I confess. I am a Googlephile. Right now on my desktop, I have Gmail, Google Reader, Google Docs and Google Calendar open in separate tabs on my Chrome browser.

I know that every keystroke inputted into Google is saved and stored. For now, it’s all rather innocuous. Mostly work e-mails, calendar entries of kids parties and dentist appointments, etc. Rather than be worried about this, I’m willingly participating in Google’s effort to learn even more about me. I have an Android phone that tracks my whereabouts, lets me check e-mail, rss feeds, calendar etc.

But link what Google knows about me to what Google knows about you and what it seeks to know about the world and you have a massive project. As Daniel Soar points out in the London Review of Books, Google’s efforts at rolling out new ways to create data is creating an increasingly smarter, more intiutive, perhaps essential, information behemoth:

Google is getting cleverer precisely because it is so big. If it’s cut down to size then what will happen to everything it knows? That’s the conundrum. It’s clearly wrong for all the information in all the world’s books to be in the sole possession of a single company. It’s clearly not ideal that only one company in the world can, with increasing accuracy, translate text between 506 different pairs of languages. On the other hand, if Google doesn’t do these things, who will?

The broader question about Google is whether private surveilance is inherently less nefarious and intrusive than state-based public surveilance? After all, Google doesn’t have an army. In addition, Google still needs to respond to customer demands. Last year, Google acquiecsed to the German public’s privacy concerns by allowing users to “opt out” their home addresses of it’s street view application.

The bigger issues comes from Government seeking access to Google’s repository of data. The public and the private are then in danger of becoming blurred. Google makes it’s interaction with government agencies public via it’s transparency report. But what happens when the state, with its monopoly of force, wants access to Google’s data?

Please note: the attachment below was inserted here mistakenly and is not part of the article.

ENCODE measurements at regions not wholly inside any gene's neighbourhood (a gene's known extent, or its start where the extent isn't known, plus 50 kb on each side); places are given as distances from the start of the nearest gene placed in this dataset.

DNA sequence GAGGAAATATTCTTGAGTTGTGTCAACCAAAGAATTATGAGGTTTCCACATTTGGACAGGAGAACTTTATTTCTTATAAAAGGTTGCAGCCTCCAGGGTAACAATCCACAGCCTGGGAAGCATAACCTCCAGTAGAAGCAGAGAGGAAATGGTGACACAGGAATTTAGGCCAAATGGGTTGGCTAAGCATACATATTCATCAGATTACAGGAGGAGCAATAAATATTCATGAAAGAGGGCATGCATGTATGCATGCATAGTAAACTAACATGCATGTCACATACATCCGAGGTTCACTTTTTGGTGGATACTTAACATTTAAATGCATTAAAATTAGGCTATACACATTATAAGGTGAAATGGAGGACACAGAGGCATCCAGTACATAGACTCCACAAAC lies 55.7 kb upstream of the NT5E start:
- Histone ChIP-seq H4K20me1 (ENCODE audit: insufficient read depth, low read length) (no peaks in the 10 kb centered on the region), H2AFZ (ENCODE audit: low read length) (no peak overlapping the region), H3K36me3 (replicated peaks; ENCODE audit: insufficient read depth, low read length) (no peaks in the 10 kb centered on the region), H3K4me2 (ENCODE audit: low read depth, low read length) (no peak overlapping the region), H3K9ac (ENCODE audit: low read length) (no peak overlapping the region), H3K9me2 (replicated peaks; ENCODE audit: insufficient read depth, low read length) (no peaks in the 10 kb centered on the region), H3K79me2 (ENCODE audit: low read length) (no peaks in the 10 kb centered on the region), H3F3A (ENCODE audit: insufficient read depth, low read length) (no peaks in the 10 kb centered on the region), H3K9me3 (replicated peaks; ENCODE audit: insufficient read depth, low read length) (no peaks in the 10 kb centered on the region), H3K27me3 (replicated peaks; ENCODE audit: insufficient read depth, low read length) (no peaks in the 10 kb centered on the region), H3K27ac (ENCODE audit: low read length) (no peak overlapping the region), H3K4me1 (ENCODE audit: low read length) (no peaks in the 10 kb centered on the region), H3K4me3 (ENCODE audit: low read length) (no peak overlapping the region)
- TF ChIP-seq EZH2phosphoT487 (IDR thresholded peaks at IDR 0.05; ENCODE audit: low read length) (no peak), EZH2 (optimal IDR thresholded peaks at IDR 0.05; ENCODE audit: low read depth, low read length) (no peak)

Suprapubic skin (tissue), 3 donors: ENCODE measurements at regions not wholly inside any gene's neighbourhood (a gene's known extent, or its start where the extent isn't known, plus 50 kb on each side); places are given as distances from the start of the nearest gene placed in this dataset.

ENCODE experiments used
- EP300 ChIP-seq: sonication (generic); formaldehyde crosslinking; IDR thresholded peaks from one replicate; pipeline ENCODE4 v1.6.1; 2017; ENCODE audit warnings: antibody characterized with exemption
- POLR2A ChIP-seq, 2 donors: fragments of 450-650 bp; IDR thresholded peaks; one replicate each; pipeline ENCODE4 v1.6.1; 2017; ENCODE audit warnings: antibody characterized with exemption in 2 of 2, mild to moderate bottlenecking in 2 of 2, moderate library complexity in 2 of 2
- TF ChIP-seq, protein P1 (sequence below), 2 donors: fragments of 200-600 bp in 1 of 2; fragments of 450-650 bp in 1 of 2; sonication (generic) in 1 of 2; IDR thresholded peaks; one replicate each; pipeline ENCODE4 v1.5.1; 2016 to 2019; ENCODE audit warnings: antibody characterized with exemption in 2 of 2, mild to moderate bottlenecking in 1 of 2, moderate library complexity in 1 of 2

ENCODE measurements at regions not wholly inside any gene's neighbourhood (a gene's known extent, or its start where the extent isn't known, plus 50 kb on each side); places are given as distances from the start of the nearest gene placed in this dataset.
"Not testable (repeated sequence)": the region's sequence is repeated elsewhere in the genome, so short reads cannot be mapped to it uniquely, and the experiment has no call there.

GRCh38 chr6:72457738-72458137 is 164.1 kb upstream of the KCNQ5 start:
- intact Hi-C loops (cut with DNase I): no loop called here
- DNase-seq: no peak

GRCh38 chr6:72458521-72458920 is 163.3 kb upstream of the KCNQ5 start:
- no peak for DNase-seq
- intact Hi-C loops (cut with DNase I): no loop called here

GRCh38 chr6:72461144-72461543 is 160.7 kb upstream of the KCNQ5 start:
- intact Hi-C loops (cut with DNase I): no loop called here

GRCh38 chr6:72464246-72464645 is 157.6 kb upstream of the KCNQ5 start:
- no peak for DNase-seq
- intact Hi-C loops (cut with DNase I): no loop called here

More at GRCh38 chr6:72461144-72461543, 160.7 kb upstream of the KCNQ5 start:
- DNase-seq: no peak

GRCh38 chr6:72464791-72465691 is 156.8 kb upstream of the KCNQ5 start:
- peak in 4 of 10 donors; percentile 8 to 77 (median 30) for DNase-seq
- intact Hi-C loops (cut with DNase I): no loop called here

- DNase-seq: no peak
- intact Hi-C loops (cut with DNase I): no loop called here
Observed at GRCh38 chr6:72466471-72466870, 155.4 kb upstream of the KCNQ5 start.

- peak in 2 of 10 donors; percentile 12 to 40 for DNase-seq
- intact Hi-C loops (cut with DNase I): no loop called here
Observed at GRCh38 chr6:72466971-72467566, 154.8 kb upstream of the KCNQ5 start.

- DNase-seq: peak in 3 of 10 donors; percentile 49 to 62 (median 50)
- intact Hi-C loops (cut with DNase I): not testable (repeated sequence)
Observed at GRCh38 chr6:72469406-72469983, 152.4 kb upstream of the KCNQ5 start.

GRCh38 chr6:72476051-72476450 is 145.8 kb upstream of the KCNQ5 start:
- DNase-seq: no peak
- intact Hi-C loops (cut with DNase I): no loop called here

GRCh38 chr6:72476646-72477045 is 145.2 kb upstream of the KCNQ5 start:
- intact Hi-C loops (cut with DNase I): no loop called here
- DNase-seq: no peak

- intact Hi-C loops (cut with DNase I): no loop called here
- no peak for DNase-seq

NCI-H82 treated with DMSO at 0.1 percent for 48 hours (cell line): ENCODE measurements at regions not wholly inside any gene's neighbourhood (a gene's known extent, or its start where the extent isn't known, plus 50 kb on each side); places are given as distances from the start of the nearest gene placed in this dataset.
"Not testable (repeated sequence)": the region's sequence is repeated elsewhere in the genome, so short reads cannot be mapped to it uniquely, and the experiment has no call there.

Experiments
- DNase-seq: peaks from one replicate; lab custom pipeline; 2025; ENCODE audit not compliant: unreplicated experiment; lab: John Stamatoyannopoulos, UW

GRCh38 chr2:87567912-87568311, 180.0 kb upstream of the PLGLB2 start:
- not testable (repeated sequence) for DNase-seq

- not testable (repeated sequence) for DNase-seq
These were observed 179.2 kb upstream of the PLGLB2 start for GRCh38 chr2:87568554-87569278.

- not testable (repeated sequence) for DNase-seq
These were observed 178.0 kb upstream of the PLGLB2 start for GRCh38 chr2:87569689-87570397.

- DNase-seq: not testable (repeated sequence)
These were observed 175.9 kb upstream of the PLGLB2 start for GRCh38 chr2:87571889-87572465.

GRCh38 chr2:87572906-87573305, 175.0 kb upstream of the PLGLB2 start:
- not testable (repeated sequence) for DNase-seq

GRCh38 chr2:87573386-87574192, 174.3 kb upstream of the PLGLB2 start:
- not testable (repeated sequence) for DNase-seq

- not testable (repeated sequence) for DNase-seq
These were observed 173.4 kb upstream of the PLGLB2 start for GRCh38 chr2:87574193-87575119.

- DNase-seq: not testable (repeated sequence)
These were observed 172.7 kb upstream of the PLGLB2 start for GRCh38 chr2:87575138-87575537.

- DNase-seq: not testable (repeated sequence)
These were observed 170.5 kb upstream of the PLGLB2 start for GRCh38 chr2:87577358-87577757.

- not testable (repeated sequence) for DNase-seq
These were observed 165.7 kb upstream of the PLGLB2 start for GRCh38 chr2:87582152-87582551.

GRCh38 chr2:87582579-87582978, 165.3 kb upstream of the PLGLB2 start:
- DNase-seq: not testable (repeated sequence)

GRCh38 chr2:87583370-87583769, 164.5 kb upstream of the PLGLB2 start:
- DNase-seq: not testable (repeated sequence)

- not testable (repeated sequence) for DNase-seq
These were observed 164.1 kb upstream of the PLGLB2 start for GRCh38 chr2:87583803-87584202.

Today, Facebook signed up to use Web of Trust (WOT) reputation ratings to help create a safter on-line experience for its users. The effort is intended to avoid phishing scams within Facebook.  Once a Facebook user shares a link:

Facebook automatically scans the links, applying WOT’s information, to determine if the website is known to distribute spam or contain malware. If the link is identified as untrustworthy, then a warning will appear allowing the person to avoid the link, learn more about the rating or continue forward.

Assessments about the trustworthiness of the site are determined by the crowd. I’m not sure exactly how it will work but presumably if enough people flag a site as malicious, a WOT warning appears.

Sounds good so far.But I wonder how this crowdsourcing of malicious links on Facebook simultaneously binds us even more closely to an “architecture of publicness” (a term I’m playing with as I prepare a manuscript on Facebook’s effect on political identity).  What I mean by this term is a on-line design structure that provides social incentives to reveal elements of yourself, whether it be your behavior, your likes and dislikes or pieces of information from your past or present.  All this can of course be aggregated and mined for marketing purposes, even if it won’t necessarily be used in this way.

Theoretically, WOT data would seem to be no different.  As you report which sites are unsavory, Facebook (and/or WOT, I’m not sure how this data is collected) learns more about your tastes and preferences and your browsing habits.

An appropriate retort would be that this is all happening in the name of making Facebook a more secure environment….fair enough.  There is no reason why the relentless revelation of your online self has to be all bad.  In fact revelation is cathartic and desirable in many ways.  However when we start to rationalize revelation by making it mundane, it does something to us (I think).  I’m not sure what that is yet, but I’m afraid there’s a part of it that’s not so savory.  How much sharing is too much sharing on-line?  I’m not entirely sure.